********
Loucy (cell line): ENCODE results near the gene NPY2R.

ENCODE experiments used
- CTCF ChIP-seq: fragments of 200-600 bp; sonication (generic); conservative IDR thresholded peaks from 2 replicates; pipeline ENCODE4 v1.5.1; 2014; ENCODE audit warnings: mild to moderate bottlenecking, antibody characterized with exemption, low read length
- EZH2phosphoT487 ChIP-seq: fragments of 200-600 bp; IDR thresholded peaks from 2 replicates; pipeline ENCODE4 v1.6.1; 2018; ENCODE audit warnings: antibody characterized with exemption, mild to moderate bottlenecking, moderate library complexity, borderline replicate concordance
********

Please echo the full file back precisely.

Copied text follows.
Loucy (cell line): ENCODE results near the gene NPY2R.

ENCODE experiments used
- CTCF ChIP-seq: fragments of 200-600 bp; sonication (generic); conservative IDR thresholded peaks from 2 replicates; pipeline ENCODE4 v1.5.1; 2014; ENCODE audit warnings: mild to moderate bottlenecking, antibody characterized with exemption, low read length
- EZH2phosphoT487 ChIP-seq: fragments of 200-600 bp; IDR thresholded peaks from 2 replicates; pipeline ENCODE4 v1.6.1; 2018; ENCODE audit warnings: antibody characterized with exemption, mild to moderate bottlenecking, moderate library complexity, borderline replicate concordance